KER.Equinews.com - Full Article
For many horses, the body’s natural buffers, including saliva, and a supply of forage will keep the digestive tract operating smoothly.
By Kentucky Equine Research Staff · February 23, 2016
Horses evolved as grazers, and in order to consume sufficient forage to meet caloric demands, they must graze for many hours each day. Thus, their digestive system is designed to function through continual ingestion and processing of small amounts of forage.
As soon as a horse rips a blade of grass or grasps a piece of hay, digestion begins. Throughout the digestive process, ingested feedstuffs encounter numerous digestive fluids. One, in particular, causes problems. In the stomach, horses constantly secrete hydrochloric acid, which is naturally neutralized, or buffered, by saliva.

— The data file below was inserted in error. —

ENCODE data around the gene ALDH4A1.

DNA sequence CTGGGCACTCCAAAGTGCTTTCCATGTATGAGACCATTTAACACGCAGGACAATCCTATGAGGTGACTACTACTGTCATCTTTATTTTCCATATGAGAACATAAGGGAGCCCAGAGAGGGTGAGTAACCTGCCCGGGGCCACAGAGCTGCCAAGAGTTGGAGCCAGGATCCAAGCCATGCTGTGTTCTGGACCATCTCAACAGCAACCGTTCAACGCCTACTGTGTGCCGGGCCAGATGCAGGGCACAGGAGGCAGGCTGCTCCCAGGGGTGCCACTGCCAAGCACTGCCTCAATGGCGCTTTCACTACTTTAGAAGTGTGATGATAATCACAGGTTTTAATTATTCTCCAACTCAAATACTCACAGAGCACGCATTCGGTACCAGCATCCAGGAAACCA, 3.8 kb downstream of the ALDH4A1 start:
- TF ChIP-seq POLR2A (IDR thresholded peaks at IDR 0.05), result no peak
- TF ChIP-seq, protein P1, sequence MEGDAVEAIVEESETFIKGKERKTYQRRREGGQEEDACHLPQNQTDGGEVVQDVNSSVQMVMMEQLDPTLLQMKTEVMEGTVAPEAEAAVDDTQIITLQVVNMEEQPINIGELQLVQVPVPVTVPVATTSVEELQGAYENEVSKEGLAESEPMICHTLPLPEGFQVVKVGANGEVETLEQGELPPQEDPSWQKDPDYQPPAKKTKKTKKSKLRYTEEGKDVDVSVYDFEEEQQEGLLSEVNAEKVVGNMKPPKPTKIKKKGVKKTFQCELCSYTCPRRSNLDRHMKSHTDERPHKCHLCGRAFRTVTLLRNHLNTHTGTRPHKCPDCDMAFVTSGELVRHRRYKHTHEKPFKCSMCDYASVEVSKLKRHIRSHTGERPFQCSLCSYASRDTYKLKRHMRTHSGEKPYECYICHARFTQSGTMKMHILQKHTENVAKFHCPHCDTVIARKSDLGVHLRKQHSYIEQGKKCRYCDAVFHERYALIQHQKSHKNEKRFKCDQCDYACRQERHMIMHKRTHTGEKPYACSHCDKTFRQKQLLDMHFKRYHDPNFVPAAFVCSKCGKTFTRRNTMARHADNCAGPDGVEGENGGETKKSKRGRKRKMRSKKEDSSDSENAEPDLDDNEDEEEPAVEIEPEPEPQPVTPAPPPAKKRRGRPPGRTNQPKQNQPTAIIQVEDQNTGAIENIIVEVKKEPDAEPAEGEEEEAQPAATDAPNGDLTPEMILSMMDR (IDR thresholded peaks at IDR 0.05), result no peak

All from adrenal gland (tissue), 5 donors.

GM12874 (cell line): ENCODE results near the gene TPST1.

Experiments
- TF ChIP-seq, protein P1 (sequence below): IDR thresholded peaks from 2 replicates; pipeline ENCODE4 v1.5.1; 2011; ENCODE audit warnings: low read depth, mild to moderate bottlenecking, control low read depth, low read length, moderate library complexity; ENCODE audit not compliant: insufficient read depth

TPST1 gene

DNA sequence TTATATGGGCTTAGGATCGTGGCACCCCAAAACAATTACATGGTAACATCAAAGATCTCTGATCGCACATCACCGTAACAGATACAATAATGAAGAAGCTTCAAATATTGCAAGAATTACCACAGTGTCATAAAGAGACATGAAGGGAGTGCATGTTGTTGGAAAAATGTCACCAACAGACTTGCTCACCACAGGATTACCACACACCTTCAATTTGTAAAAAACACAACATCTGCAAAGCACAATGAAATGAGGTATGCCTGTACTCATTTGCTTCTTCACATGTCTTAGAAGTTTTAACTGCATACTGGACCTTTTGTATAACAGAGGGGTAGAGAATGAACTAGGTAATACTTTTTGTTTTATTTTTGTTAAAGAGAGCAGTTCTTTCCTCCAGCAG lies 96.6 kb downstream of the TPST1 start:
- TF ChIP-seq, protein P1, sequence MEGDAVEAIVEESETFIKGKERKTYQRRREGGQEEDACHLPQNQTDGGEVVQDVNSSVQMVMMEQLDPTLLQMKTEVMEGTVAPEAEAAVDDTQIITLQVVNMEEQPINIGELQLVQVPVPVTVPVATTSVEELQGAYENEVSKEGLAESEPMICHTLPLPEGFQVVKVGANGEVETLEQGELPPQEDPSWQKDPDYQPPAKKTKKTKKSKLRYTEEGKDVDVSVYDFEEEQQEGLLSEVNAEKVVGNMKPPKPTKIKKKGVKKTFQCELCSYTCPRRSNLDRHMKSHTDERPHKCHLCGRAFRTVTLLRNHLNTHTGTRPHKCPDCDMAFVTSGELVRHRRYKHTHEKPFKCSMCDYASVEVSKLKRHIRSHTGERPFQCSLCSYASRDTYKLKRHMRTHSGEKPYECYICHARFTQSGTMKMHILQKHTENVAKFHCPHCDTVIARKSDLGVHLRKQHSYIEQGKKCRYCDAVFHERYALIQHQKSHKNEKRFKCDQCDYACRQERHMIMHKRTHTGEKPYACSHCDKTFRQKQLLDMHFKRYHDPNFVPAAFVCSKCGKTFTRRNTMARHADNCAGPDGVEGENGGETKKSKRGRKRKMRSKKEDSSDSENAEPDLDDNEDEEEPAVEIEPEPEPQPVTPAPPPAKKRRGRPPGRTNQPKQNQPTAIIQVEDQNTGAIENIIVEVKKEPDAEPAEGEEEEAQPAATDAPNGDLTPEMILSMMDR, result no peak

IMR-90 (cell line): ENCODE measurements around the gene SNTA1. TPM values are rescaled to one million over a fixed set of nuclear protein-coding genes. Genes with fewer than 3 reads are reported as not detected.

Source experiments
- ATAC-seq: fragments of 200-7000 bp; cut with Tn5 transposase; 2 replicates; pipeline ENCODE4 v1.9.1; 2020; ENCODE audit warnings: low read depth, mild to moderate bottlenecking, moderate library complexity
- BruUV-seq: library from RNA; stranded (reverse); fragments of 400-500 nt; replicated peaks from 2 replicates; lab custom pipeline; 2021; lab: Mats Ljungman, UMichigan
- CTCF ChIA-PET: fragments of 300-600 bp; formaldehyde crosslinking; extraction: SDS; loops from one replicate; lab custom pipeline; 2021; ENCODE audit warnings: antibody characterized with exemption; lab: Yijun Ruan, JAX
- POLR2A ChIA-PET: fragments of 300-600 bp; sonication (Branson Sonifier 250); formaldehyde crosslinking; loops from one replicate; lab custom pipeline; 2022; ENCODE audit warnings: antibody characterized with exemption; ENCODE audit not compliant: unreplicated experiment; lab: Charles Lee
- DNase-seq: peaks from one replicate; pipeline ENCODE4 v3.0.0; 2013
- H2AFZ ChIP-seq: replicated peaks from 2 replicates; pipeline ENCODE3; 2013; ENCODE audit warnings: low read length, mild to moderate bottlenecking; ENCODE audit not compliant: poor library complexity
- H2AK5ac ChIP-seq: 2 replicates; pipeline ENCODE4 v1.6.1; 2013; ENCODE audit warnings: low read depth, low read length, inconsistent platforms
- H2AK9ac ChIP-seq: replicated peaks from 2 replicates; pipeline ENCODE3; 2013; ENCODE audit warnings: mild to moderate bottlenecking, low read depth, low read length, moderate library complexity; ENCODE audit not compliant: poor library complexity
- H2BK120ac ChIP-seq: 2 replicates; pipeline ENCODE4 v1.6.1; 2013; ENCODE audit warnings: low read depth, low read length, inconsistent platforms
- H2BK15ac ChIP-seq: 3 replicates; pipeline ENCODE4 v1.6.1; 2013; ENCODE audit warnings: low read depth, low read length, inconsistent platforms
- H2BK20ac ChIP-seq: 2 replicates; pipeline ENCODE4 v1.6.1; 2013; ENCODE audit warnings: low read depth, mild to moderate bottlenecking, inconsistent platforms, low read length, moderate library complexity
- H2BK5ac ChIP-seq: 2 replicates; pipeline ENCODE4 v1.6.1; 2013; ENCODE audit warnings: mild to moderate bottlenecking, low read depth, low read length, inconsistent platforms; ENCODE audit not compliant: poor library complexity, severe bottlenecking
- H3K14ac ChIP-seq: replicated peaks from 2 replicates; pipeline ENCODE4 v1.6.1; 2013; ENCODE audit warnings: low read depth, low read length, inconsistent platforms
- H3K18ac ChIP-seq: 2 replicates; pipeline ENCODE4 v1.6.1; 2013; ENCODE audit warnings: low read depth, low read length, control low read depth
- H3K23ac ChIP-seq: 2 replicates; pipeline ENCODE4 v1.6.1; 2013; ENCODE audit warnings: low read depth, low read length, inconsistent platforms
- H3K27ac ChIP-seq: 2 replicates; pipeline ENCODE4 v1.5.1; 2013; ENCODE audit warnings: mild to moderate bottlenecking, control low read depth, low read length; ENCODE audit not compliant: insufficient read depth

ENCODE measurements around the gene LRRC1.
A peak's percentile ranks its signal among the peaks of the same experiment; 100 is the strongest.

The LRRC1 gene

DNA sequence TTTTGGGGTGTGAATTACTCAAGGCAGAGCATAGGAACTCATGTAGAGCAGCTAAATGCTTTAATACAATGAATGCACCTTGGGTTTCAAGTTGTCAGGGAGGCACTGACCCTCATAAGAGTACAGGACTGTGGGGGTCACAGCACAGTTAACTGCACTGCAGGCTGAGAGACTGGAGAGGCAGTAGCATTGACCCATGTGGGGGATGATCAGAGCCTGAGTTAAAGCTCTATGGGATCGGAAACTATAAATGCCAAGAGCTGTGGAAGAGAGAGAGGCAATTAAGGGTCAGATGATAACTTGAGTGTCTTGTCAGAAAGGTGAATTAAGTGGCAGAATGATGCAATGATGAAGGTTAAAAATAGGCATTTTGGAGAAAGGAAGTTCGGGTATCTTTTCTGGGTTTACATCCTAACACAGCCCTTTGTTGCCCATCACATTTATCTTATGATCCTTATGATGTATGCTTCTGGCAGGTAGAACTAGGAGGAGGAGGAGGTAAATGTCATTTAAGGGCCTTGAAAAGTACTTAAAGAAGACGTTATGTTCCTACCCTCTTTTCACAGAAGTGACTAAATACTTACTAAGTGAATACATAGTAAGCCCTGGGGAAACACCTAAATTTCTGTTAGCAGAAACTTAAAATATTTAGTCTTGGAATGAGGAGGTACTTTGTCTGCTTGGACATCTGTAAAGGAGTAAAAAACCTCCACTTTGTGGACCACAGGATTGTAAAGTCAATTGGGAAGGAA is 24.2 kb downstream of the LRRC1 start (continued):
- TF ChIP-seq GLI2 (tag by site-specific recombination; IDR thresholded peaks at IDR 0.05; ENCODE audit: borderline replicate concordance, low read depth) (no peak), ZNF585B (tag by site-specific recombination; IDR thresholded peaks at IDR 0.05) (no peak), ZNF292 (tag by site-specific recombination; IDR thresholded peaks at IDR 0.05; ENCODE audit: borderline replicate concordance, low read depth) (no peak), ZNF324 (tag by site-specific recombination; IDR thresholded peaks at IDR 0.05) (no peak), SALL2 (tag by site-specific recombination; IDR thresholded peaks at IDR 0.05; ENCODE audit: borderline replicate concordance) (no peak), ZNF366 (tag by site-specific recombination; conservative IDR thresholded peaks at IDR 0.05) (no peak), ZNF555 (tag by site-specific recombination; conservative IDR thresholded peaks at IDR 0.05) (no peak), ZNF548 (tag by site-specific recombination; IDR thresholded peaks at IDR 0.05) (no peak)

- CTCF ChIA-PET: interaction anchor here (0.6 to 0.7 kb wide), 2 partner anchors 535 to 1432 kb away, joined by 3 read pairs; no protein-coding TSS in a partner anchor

“When a horse isn’t eating, there is no saliva to neutralize gastric acid in the stomach. Horses kept in stalls for extended periods of time, fed only once or twice per day, or fed a high-concentrate diet are prone to gastric ulcers,” explained Catherine Whitehouse, M.S., a nutritionist with Kentucky Equine Research (KER). “Without a near-constant source of forage or a buffering supplement, gastric acid can cause painful ulcerations in the lining of the stomach, and this leads to any number of health concerns...”
Read more here: